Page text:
Author - Jacob Peenikaparambil: As per the media reports, a 17-year-old girl in Deora district of UP was allegedly killed on 19th July by her own grandfather and two uncles for wearing jeans. The girl while staying with her father in Punjab used to wear jeans. When she returned to her mother’s house in UP she insisted on wearing jeans. But her grandfather and uncles objected to it. The confrontation led to a scuffle and reportedly the girl was killed.
Tragic incidents like killing a woman for wearing a dress of her choice or marrying a man whom she loves, dowry deaths and denial of women’s entry in certain places of worship show that women in India do not enjoy equal rights. The constitution of India provides equal rights to women and men. Even after 71 years since the constitution was formally adopted, women in India are discriminated against and often denied their fundamental rights. The main reason is the iron grip of patriarchy in the Indian society.
According to the eminent gender historian Gerda Lerner, patriarchy manifests and institutionalises the domination of men over women and children within the family, and extends its influence to other areas in the public sphere in a society. In a patriarchal society men decide almost all aspects of the life of women, including what they should wear. Honour killing, child marriage, dowry system, female foeticide/infanticide etc, are very much inter-related with patriarchy.
The core Indian constitutional values like pluralism, justice, liberty, equality and fraternity mostly remained at the level of textbooks. There was no concerted effort on the part of the educators to instil these values in the young people. The egalitarian values and principles of Indian constitution are not imbibed by people, both men and women.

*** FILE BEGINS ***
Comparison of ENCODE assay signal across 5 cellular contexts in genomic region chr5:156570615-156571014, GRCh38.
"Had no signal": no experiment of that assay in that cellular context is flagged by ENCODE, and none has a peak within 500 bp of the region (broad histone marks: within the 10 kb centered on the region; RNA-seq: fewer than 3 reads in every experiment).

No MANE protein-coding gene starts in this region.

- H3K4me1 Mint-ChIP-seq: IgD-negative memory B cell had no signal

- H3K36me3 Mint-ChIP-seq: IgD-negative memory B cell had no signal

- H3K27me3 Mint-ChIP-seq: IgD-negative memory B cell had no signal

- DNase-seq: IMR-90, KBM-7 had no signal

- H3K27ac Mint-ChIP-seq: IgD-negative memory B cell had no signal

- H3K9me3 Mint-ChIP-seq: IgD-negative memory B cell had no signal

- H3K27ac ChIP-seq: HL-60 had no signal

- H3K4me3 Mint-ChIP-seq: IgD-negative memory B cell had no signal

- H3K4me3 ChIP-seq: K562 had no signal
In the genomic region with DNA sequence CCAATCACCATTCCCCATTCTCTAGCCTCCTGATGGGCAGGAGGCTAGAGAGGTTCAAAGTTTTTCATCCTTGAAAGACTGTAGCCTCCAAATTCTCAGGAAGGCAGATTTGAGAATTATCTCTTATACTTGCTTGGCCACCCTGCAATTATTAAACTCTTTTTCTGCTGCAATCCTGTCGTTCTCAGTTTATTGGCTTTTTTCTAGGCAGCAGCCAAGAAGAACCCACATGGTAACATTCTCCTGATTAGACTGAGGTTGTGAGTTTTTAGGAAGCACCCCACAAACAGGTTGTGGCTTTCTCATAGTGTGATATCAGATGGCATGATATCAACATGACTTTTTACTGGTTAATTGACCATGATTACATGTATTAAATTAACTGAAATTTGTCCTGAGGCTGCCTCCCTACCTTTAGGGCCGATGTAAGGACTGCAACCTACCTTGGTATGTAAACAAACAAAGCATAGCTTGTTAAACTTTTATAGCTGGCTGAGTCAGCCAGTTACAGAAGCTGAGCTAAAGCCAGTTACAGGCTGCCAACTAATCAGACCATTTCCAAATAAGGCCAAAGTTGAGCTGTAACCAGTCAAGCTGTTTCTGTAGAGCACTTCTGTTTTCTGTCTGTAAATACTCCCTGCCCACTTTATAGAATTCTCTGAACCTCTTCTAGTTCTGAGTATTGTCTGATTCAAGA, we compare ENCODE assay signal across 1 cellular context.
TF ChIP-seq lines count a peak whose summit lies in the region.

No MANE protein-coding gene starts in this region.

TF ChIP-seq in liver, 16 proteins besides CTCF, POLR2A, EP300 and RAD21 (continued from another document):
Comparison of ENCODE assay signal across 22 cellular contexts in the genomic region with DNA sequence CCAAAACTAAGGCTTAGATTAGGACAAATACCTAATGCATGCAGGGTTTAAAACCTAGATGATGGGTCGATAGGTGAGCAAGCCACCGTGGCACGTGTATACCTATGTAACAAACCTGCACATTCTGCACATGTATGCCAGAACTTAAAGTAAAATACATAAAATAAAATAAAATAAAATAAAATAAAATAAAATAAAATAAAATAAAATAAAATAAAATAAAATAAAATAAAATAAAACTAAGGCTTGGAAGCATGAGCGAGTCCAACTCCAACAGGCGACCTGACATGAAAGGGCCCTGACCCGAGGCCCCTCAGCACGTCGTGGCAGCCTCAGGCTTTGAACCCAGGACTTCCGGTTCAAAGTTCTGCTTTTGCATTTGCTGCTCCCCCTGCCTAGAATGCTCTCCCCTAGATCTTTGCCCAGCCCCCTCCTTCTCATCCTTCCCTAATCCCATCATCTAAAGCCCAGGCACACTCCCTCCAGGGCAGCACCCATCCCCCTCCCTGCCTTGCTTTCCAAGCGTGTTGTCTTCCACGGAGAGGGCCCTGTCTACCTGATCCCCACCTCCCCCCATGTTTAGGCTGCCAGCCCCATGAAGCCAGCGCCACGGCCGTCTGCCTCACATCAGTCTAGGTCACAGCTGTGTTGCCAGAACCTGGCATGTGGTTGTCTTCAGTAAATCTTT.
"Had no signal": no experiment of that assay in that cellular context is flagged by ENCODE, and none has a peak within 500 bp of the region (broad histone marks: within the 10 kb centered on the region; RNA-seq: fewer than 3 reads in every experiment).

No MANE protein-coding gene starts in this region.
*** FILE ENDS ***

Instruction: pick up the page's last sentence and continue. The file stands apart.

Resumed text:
Sociologists are of the view that patriarchal values and ideas are transmitted from one generation to another in the socialisation process. Socialisation is the process of internalising the norms and ideologies of society. Hence any attempt for a social change that is egalitarian based on the Indian constitution, should start from the socialisation process. Primary socialization takes place at home and secondary socialisation takes place outside the home, especially schools and higher educational institutions. Patriarchal values and norms in these institutions are to be identified and they are to be replaced with egalitarian values in order to break the transmission chain across generations.
Parents can play a significant role in imparting egalitarian values through their behaviour and actions at home. First of all, parents should not make any discrimination between a male child and a female child and no favour should be given to a child because he is male. Father in a family should respect the dignity of mother and other women in the household. A working male in a household shall help his wife in cooking and in doing other household chores. The children who see their father doing cooking and other household work will internalize that no job is restricted male or female.
At the school level, words and pictures in the text books of lower classes shall be made gender-neutral. For example, a picture of a family can be shown as a father and mother doing household chores together.
Political parties are tempted sometimes to support gender discriminatory religious practices in order to create religion based vote banks. In the context of India, political parties that succumb to such temptations are violating the constitution and doing a great harm to Indian democracy. The governments should focus on implementing the existing laws against gender discrimination strictly and bring the culprits to books- email@example.com
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